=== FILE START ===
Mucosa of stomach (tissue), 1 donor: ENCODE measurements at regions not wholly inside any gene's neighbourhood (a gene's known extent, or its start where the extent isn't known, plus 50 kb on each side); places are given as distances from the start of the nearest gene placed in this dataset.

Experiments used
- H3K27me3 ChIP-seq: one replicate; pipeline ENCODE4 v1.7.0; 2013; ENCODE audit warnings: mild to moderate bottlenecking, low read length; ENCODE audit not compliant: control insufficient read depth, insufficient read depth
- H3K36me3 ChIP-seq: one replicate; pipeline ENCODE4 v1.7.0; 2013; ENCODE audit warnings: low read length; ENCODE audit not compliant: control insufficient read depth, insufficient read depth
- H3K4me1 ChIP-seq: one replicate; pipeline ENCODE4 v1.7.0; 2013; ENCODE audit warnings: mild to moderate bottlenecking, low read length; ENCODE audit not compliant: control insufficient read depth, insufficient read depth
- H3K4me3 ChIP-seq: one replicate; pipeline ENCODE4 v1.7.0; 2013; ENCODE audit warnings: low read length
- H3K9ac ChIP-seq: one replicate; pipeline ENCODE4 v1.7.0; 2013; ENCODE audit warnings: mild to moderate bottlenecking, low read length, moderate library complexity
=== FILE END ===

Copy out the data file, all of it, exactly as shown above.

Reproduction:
Mucosa of stomach (tissue), 1 donor: ENCODE measurements at regions not wholly inside any gene's neighbourhood (a gene's known extent, or its start where the extent isn't known, plus 50 kb on each side); places are given as distances from the start of the nearest gene placed in this dataset.

Experiments used
- H3K27me3 ChIP-seq: one replicate; pipeline ENCODE4 v1.7.0; 2013; ENCODE audit warnings: mild to moderate bottlenecking, low read length; ENCODE audit not compliant: control insufficient read depth, insufficient read depth
- H3K36me3 ChIP-seq: one replicate; pipeline ENCODE4 v1.7.0; 2013; ENCODE audit warnings: low read length; ENCODE audit not compliant: control insufficient read depth, insufficient read depth
- H3K4me1 ChIP-seq: one replicate; pipeline ENCODE4 v1.7.0; 2013; ENCODE audit warnings: mild to moderate bottlenecking, low read length; ENCODE audit not compliant: control insufficient read depth, insufficient read depth
- H3K4me3 ChIP-seq: one replicate; pipeline ENCODE4 v1.7.0; 2013; ENCODE audit warnings: low read length
- H3K9ac ChIP-seq: one replicate; pipeline ENCODE4 v1.7.0; 2013; ENCODE audit warnings: mild to moderate bottlenecking, low read length, moderate library complexity